The mother and her son exited the car, while the father and nephew remained inside, according to the footage.
Body camera recordings from another officer at the scene shows officers forcing one of the children to walk backwards from the car with his hands up while at least one officer points a gun at him.
After leaving, the mother who was driving the car tells the officer that she is from Little Rock, Arkansas, has always had that registration for that car and has “never been in trouble a day in my life,” according to the footage from the officer who made the typo.
The mother also informs the officers that there is a gun locked in her glove compartment and that she is licensed to carry a gun.
The mother then looks over at her son and asks: “Is he wearing cuffs? This is very traumatizing,” according to the video.
“Why is my baby in cuffs?” she wails. “What are you doing?”
“They’re just detaining him, it doesn’t matter,” the officer replies.
“No,” the woman yells, prompting the officer to tell her to “stop” four times.
Moment officer realizes mistake
Shortly after, the officer walks away from the woman, appears to spend a few seconds checking something in the police vehicle, then turns to another officer and says, “I don’t understand.”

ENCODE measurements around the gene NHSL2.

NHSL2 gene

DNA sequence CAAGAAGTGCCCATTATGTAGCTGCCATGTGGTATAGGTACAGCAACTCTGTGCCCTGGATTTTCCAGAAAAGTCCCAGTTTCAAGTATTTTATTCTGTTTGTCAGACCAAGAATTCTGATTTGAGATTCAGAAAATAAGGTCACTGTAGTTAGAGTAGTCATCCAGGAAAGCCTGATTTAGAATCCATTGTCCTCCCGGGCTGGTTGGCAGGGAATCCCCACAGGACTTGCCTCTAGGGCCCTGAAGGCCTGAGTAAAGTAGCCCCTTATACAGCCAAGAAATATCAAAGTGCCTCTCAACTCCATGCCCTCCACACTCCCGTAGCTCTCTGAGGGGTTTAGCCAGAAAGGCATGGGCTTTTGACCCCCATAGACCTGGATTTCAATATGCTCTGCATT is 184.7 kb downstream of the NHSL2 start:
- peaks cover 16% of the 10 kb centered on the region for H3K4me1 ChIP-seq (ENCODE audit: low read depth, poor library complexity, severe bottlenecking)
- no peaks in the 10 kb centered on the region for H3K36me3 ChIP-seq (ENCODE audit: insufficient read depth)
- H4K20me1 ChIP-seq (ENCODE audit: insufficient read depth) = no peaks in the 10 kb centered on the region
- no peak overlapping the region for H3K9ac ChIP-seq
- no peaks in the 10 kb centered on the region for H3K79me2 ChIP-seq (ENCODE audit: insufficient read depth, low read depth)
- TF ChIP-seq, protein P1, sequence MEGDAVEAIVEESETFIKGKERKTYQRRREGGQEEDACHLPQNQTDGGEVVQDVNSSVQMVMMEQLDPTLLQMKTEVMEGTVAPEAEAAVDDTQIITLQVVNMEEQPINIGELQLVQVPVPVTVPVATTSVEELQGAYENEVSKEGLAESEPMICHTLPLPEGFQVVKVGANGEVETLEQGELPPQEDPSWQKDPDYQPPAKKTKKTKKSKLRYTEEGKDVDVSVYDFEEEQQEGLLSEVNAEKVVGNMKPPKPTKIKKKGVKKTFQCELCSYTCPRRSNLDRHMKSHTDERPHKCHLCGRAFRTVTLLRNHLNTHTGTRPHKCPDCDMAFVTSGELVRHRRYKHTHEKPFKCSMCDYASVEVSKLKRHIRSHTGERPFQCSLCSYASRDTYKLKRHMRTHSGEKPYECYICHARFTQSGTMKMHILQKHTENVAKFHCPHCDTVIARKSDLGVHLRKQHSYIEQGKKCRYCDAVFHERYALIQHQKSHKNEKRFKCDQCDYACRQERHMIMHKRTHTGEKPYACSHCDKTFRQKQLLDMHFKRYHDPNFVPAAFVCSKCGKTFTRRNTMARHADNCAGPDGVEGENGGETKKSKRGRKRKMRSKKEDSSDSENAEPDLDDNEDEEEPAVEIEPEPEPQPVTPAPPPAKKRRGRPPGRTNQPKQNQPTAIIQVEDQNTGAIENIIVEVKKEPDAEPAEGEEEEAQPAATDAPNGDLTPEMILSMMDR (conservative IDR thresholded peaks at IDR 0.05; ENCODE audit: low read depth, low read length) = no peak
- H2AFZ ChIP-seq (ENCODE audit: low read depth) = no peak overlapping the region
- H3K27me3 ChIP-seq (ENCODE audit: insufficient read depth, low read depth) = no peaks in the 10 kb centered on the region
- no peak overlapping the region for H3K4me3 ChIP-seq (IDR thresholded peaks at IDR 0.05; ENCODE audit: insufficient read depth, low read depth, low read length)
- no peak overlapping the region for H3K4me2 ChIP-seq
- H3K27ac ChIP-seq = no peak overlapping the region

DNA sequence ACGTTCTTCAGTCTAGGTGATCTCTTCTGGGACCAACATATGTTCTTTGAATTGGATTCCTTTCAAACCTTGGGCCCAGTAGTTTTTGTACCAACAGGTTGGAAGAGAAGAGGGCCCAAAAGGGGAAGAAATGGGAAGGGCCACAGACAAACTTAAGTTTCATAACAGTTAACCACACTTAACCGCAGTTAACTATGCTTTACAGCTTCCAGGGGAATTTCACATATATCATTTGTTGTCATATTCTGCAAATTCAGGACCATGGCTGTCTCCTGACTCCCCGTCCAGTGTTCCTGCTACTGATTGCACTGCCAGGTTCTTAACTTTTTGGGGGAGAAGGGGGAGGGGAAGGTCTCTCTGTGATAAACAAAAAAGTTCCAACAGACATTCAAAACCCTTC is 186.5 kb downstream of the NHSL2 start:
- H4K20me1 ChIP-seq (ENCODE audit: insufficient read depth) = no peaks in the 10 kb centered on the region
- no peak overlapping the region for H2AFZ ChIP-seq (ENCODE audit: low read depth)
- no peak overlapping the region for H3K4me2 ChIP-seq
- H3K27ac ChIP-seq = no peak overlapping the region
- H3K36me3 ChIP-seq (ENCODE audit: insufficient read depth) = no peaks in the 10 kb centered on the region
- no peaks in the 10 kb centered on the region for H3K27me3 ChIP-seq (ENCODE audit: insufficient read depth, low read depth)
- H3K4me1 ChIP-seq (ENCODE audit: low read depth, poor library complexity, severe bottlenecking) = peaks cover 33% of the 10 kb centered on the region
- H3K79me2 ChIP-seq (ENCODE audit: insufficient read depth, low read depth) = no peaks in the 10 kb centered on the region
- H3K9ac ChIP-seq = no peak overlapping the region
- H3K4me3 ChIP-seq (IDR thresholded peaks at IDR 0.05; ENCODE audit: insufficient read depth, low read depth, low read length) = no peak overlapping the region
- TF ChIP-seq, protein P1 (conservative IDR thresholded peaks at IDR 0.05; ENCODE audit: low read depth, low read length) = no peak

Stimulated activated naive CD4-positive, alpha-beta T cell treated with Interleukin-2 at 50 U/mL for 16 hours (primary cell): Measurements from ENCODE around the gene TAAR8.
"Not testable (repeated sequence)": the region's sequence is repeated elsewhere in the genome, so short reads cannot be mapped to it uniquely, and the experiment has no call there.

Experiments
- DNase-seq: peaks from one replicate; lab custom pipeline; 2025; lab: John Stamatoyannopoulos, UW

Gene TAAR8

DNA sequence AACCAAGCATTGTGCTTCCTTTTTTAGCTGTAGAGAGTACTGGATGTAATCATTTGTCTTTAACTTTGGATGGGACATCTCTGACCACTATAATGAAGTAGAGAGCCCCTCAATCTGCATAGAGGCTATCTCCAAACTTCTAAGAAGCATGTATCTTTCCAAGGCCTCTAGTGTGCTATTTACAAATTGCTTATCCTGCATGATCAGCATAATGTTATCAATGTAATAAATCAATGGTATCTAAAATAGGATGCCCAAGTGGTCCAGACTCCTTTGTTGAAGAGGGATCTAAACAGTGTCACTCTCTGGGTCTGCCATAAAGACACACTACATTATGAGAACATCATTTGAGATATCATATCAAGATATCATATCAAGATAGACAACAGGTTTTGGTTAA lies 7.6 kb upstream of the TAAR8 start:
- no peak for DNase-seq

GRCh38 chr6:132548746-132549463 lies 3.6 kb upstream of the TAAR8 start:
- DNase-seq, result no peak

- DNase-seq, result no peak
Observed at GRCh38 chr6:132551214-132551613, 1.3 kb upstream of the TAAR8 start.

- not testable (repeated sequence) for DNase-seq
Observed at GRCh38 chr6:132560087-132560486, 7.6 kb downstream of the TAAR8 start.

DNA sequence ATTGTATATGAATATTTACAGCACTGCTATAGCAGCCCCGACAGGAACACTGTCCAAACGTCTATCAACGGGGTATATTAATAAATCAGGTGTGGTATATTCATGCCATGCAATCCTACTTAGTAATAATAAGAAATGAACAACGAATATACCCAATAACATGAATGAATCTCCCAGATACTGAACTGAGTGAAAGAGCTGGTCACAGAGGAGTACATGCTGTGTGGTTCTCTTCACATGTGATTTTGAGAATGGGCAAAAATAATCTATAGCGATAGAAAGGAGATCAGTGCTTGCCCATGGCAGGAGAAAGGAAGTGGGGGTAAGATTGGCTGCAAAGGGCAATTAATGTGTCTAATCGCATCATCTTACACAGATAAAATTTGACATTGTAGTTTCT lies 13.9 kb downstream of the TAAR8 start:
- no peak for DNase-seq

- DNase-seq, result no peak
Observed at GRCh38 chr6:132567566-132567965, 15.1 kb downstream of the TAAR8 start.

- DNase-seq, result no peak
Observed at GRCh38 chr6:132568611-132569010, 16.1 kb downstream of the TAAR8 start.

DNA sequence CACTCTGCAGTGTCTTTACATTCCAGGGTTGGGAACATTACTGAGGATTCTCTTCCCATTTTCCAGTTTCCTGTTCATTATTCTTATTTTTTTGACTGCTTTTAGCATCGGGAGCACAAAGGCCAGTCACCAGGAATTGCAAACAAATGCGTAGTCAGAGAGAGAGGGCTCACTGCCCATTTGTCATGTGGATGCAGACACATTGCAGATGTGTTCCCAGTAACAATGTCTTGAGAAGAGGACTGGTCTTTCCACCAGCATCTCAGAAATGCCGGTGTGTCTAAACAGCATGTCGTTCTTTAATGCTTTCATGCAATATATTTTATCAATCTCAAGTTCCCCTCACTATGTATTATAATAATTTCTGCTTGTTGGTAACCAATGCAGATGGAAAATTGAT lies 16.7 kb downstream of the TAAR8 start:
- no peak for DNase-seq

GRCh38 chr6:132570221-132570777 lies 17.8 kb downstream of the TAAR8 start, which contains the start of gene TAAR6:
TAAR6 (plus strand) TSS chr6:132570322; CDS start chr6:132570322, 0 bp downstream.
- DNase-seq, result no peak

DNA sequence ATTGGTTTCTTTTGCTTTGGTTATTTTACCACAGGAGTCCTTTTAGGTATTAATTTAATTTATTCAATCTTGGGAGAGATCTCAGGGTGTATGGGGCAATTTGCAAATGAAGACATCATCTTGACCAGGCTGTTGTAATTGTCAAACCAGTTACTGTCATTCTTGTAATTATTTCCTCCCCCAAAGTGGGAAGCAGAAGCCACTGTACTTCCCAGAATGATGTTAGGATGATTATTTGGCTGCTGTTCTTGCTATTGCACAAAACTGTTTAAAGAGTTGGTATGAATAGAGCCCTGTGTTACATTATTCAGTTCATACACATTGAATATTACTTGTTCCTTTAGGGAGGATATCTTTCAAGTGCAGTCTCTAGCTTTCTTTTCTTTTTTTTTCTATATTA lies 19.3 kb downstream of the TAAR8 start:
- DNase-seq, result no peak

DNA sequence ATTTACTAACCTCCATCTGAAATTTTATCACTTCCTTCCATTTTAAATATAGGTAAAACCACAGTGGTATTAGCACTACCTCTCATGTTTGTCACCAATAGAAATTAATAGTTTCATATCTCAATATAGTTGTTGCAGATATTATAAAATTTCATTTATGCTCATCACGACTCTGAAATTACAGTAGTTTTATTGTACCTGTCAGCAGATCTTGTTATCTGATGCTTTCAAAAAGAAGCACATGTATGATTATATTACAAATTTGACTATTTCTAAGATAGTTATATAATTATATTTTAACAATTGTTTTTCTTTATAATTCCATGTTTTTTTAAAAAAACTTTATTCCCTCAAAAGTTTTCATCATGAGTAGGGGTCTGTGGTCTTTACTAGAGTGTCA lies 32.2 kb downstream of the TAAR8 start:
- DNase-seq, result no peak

The other officer asks, “Didn’t you drive it out of Arkansas?”
The officer replies, “I did – AR.”
Body camera footage then shows the officer explaining the situation to the man, whose name is blacked out on the footage, and one of the boys, whose face is obscured.
“I was driving your make, it came back to essentially associated with no vehicle,” the officer told the man.
“So I confirmed it with my dispatch — I’m like, ‘That’s weird,'” the officer says.
Soon after, the footage appears to show another police officer saying in the background: “She drove it out of the wrong state.”